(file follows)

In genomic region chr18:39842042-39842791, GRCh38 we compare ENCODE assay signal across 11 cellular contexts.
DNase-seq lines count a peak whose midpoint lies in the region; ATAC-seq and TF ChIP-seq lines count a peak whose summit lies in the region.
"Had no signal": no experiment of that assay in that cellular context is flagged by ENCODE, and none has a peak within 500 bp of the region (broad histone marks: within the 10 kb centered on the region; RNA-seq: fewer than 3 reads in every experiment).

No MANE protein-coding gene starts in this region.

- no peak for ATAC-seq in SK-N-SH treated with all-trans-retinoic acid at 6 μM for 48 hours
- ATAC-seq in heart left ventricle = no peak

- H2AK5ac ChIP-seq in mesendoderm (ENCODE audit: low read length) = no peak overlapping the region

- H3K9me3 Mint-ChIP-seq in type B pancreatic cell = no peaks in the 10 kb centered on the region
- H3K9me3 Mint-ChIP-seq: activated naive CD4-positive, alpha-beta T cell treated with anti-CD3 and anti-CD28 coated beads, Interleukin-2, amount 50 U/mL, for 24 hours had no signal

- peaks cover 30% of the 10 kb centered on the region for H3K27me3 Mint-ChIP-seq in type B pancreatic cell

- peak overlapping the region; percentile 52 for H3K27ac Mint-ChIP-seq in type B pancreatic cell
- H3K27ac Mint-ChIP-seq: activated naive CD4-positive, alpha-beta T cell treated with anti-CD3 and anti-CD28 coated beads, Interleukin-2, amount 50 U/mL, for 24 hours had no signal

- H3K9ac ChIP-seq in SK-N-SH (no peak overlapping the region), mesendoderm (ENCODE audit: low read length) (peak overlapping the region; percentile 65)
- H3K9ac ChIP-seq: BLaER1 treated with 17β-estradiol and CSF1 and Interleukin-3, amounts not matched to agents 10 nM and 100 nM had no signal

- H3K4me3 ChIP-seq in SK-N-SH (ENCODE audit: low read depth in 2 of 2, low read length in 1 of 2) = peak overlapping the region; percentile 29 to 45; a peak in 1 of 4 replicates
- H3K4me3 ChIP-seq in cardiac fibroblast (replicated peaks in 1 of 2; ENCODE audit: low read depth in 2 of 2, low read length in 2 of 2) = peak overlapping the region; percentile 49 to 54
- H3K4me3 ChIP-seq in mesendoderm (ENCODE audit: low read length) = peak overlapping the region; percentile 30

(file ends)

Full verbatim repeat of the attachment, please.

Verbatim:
In genomic region chr18:39842042-39842791, GRCh38 we compare ENCODE assay signal across 11 cellular contexts.
DNase-seq lines count a peak whose midpoint lies in the region; ATAC-seq and TF ChIP-seq lines count a peak whose summit lies in the region.
"Had no signal": no experiment of that assay in that cellular context is flagged by ENCODE, and none has a peak within 500 bp of the region (broad histone marks: within the 10 kb centered on the region; RNA-seq: fewer than 3 reads in every experiment).

No MANE protein-coding gene starts in this region.

- no peak for ATAC-seq in SK-N-SH treated with all-trans-retinoic acid at 6 μM for 48 hours
- ATAC-seq in heart left ventricle = no peak

- H2AK5ac ChIP-seq in mesendoderm (ENCODE audit: low read length) = no peak overlapping the region

- H3K9me3 Mint-ChIP-seq in type B pancreatic cell = no peaks in the 10 kb centered on the region
- H3K9me3 Mint-ChIP-seq: activated naive CD4-positive, alpha-beta T cell treated with anti-CD3 and anti-CD28 coated beads, Interleukin-2, amount 50 U/mL, for 24 hours had no signal

- peaks cover 30% of the 10 kb centered on the region for H3K27me3 Mint-ChIP-seq in type B pancreatic cell

- peak overlapping the region; percentile 52 for H3K27ac Mint-ChIP-seq in type B pancreatic cell
- H3K27ac Mint-ChIP-seq: activated naive CD4-positive, alpha-beta T cell treated with anti-CD3 and anti-CD28 coated beads, Interleukin-2, amount 50 U/mL, for 24 hours had no signal

- H3K9ac ChIP-seq in SK-N-SH (no peak overlapping the region), mesendoderm (ENCODE audit: low read length) (peak overlapping the region; percentile 65)
- H3K9ac ChIP-seq: BLaER1 treated with 17β-estradiol and CSF1 and Interleukin-3, amounts not matched to agents 10 nM and 100 nM had no signal

- H3K4me3 ChIP-seq in SK-N-SH (ENCODE audit: low read depth in 2 of 2, low read length in 1 of 2) = peak overlapping the region; percentile 29 to 45; a peak in 1 of 4 replicates
- H3K4me3 ChIP-seq in cardiac fibroblast (replicated peaks in 1 of 2; ENCODE audit: low read depth in 2 of 2, low read length in 2 of 2) = peak overlapping the region; percentile 49 to 54
- H3K4me3 ChIP-seq in mesendoderm (ENCODE audit: low read length) = peak overlapping the region; percentile 30